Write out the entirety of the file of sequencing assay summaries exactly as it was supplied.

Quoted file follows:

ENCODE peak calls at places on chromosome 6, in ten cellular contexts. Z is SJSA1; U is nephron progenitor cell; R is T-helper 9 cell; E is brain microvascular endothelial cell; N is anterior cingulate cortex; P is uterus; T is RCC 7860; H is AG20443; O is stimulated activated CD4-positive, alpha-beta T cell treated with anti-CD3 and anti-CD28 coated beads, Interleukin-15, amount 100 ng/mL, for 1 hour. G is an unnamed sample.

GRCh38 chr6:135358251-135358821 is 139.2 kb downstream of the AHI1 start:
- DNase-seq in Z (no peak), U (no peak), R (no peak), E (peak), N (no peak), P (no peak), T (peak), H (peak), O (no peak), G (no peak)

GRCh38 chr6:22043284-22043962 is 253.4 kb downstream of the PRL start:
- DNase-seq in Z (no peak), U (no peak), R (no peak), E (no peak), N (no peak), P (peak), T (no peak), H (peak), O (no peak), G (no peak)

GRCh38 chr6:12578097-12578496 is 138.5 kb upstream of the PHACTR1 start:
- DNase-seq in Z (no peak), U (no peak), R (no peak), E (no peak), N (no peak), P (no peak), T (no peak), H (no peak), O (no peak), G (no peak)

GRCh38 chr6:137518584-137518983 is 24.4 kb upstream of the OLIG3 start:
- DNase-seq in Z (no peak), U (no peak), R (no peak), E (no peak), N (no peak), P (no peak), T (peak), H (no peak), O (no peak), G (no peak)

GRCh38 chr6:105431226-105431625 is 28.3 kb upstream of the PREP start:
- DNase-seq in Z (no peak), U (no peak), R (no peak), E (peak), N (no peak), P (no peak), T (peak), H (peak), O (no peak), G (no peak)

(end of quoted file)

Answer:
ENCODE peak calls at places on chromosome 6, in ten cellular contexts. Z is SJSA1; U is nephron progenitor cell; R is T-helper 9 cell; E is brain microvascular endothelial cell; N is anterior cingulate cortex; P is uterus; T is RCC 7860; H is AG20443; O is stimulated activated CD4-positive, alpha-beta T cell treated with anti-CD3 and anti-CD28 coated beads, Interleukin-15, amount 100 ng/mL, for 1 hour. G is an unnamed sample.

GRCh38 chr6:135358251-135358821 is 139.2 kb downstream of the AHI1 start:
- DNase-seq in Z (no peak), U (no peak), R (no peak), E (peak), N (no peak), P (no peak), T (peak), H (peak), O (no peak), G (no peak)

GRCh38 chr6:22043284-22043962 is 253.4 kb downstream of the PRL start:
- DNase-seq in Z (no peak), U (no peak), R (no peak), E (no peak), N (no peak), P (peak), T (no peak), H (peak), O (no peak), G (no peak)

GRCh38 chr6:12578097-12578496 is 138.5 kb upstream of the PHACTR1 start:
- DNase-seq in Z (no peak), U (no peak), R (no peak), E (no peak), N (no peak), P (no peak), T (no peak), H (no peak), O (no peak), G (no peak)

GRCh38 chr6:137518584-137518983 is 24.4 kb upstream of the OLIG3 start:
- DNase-seq in Z (no peak), U (no peak), R (no peak), E (no peak), N (no peak), P (no peak), T (peak), H (no peak), O (no peak), G (no peak)

GRCh38 chr6:105431226-105431625 is 28.3 kb upstream of the PREP start:
- DNase-seq in Z (no peak), U (no peak), R (no peak), E (peak), N (no peak), P (no peak), T (peak), H (peak), O (no peak), G (no peak)